Warming, Immune-Building Winter Soup

Warming, Immune-Building Winter Soup

‘Tis the season…for stuffy noses and coughs.  For moms, there is nothing worse than seeing your little ones suffer through the seasonal sniffles, especially when you refuse to give them anything made from chemicals to soothe their symptoms.  A bit tired of creating my typical chicken and rice soup recipe, I asked my sister (Chef Abby, of course) for a recipe for another soothing, health-supportive soup to make (and re-make, and re-make) this time of year.  She came up with one that will stay in my recipe box for years.  Congee is very kid-friendly, and a little rice goes a looong way, so it is easy on the ever-pinching family budget, as well.  As usual, I love to test the recipes and delight in the fact that I’m eating food my body loves – but Abby provided some more detailed insight into why congee is health-supportive:

Congee (“KON gee”) is a rice porridge commonly served for breakfast or a warming meal in China. On it’s own, it is simple in taste and serves as a perfect base for the addition of many flavorful ingredients.  Common additions include ginger, scallions, green peas, salmon, chicken, dates, warming spices, and seaweed.   Made with one part rice to about 10 parts liquid, congee is easy to digest and tonifies the body, so it is often given to weak or frail people.

The following congee is prepared with ginger, chicken and astragalus root (optional). Astragalus is an herb that is native to China and is thought to relieve weakness and fatigue while enhancing stamina and immunity.  A natural immune booster for winter cold and flu prevention! Enjoy, and here’s to your health (and a happy belly).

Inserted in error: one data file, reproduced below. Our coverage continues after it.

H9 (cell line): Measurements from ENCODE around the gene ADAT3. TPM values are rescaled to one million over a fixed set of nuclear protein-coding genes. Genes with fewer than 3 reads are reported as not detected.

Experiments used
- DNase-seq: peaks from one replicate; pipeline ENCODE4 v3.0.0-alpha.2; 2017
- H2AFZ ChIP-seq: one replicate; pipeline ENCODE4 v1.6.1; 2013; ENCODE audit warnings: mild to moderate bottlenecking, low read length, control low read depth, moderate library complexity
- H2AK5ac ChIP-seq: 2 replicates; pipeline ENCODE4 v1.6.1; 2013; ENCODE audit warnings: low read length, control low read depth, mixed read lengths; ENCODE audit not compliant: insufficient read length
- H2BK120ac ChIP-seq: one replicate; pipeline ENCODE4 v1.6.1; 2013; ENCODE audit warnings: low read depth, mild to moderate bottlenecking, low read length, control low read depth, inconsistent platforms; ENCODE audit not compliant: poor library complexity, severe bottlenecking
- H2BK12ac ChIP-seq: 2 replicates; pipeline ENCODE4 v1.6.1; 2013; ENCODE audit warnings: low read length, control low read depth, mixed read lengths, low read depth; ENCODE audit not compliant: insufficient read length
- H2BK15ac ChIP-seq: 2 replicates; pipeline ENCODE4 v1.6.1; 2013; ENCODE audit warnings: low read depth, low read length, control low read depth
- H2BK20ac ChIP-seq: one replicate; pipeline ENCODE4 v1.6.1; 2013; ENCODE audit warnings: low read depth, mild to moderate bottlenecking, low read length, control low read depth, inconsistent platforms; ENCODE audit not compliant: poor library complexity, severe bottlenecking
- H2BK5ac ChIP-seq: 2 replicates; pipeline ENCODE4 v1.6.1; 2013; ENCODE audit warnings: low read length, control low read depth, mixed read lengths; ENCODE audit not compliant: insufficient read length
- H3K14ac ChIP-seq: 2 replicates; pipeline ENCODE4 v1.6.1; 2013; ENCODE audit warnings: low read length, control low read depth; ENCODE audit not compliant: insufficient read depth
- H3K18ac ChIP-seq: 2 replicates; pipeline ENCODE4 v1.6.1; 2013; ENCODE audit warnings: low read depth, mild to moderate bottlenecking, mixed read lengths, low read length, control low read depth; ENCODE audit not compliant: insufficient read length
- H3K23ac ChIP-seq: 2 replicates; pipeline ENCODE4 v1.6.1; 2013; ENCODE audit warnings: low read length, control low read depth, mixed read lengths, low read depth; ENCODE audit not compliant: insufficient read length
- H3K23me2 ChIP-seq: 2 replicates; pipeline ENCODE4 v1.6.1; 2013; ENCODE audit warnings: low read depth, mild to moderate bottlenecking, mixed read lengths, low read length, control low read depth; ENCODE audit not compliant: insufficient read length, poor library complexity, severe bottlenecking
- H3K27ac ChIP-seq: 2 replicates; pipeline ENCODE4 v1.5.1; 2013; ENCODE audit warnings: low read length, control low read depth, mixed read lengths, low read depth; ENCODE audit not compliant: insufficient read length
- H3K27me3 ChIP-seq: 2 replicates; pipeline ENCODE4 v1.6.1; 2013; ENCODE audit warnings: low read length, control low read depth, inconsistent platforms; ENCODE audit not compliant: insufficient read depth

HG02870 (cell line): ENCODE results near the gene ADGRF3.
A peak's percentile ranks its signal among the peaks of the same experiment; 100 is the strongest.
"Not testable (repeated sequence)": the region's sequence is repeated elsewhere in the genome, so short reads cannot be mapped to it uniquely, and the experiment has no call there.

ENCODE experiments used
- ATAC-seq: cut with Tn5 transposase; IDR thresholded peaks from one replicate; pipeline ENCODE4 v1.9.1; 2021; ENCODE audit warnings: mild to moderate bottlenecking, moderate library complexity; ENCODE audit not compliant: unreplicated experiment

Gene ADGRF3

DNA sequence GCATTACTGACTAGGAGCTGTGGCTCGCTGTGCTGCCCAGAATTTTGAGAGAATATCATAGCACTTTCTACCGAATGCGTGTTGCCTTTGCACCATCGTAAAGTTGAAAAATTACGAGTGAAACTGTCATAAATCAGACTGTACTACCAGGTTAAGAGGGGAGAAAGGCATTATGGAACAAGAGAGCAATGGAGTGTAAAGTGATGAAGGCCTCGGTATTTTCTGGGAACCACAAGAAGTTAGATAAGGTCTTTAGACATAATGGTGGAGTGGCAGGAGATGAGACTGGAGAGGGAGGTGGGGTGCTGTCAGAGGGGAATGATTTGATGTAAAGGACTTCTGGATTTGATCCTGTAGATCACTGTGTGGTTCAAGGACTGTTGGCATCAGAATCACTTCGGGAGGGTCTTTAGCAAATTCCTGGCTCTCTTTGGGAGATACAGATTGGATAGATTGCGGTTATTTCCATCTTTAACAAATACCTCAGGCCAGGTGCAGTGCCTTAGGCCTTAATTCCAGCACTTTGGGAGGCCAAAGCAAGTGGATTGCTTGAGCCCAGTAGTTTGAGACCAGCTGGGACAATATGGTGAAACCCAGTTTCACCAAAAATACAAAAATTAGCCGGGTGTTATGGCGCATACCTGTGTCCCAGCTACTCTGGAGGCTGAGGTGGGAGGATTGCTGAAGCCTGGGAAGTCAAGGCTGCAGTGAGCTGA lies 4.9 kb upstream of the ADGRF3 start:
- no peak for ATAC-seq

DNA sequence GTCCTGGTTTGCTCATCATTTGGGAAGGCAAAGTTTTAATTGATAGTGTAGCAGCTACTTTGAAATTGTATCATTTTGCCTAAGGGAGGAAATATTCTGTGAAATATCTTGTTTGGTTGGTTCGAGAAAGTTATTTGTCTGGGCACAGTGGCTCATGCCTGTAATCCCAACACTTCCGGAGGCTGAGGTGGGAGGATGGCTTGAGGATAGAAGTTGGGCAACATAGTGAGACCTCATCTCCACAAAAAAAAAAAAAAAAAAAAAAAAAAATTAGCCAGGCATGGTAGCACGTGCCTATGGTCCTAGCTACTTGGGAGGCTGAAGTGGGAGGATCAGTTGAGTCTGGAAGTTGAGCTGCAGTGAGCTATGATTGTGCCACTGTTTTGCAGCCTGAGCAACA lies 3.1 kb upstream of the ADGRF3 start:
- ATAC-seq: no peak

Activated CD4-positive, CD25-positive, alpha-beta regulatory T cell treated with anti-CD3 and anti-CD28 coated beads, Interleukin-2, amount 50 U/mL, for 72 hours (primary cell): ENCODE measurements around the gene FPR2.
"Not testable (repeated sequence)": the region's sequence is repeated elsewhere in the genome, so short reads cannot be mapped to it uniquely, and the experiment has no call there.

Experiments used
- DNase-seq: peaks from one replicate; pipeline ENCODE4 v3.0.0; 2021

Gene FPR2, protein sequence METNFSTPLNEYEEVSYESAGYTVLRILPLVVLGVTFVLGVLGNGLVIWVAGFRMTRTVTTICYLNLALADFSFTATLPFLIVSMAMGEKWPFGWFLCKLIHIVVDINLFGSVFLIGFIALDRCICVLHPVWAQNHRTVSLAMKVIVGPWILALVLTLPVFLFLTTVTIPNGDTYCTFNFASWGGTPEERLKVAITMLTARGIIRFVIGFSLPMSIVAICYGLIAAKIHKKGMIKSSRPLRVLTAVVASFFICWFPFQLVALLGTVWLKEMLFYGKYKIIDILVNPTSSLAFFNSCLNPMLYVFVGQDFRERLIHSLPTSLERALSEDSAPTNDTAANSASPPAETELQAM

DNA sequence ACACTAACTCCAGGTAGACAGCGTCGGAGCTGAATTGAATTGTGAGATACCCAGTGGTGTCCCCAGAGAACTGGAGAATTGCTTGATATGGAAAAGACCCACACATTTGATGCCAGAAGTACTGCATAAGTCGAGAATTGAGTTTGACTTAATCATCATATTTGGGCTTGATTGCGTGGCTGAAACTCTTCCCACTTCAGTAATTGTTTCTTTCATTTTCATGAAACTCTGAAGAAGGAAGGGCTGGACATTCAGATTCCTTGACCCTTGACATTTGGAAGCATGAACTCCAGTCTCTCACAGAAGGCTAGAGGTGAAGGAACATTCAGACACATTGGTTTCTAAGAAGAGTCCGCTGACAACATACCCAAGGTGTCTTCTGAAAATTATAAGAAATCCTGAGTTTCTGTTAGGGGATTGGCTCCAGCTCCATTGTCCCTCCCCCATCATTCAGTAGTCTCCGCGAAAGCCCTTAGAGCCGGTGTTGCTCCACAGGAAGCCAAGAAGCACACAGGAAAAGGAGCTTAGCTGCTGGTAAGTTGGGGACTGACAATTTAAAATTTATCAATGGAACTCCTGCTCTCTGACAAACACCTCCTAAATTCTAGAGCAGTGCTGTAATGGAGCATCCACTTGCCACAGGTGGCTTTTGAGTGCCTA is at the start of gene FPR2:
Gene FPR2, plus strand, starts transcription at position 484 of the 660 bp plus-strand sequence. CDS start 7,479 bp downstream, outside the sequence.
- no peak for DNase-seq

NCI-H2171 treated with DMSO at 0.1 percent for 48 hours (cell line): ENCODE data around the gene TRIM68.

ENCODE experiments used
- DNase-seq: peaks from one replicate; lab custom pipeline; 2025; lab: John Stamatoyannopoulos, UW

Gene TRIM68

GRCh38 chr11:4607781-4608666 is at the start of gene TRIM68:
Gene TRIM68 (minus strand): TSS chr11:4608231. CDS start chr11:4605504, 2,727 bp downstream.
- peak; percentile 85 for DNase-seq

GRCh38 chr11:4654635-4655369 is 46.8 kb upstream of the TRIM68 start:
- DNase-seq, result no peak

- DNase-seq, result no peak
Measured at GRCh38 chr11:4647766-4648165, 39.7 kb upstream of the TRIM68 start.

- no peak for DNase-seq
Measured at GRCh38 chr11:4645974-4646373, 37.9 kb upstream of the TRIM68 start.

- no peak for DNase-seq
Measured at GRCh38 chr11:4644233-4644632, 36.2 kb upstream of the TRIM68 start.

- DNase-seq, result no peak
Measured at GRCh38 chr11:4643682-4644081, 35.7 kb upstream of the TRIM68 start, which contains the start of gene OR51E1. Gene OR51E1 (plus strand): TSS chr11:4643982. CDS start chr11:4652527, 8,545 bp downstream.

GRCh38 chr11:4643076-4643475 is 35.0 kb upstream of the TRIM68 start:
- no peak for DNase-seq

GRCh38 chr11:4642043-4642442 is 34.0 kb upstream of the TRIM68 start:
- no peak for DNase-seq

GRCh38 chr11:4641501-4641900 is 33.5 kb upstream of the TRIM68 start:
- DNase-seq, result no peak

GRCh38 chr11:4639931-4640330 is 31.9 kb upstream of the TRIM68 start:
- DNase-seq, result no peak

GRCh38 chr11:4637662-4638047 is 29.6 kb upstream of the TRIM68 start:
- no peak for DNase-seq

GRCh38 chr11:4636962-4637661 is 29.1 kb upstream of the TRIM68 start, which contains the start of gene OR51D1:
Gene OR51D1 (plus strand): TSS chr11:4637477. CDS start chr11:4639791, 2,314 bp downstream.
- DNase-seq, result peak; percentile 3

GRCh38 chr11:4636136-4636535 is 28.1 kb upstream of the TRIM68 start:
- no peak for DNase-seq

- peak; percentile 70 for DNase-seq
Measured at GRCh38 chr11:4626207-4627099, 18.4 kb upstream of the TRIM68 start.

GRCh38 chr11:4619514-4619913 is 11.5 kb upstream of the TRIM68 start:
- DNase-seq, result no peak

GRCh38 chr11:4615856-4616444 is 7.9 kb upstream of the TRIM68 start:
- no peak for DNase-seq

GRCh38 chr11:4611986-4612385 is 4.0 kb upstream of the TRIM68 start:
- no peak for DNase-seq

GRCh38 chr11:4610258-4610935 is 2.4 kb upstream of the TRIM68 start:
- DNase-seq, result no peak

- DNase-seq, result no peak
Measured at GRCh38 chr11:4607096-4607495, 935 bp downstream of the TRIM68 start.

Cold and Flu Prevention Congee
  • 1 cup short grain brown rice
  • 10-12 cups of water or chicken stock
  • ½ teaspoon sea salt, plus more to taste
  • 1 chicken thigh or breast, cooked and shredded
  • 1 Tablespoon rice wine or mirin
  • 2-3 Tablespoons fresh ginger, minced
  • 3 scallions, sliced on the bias
  • For extra immune building stir in during the last 15 minutes of cooking:
  • 1 tsp. cinnamon
  • 1 tsp. cardamom seed
  • 1 oz. astragalus* root (optional)
  • 10 dates, pitted and chopped (optional)
  1. Rinse rice well and drain off rinsing water.
  2. Bring rice and water or stock to a boil, then cover and reduce heat to a simmer for 1 and ½- 2 hours, until the congee is the consistency of thin oatmeal.
  3. Season congee with salt and stir in all remaining ingredients, cooking 10 minutes more, stirring more frequently toward the end to prevent sticking on the bottom of the pot.
  4. Top with extra scallions, some coarse black pepper or a dash of tamari (wheat free soy sauce) for seasoning, if you like!
Astragalus root can be found at Asian herb shops or selected health food stores. It is about a dried, slightly yellow root approximately 5 inches in length.

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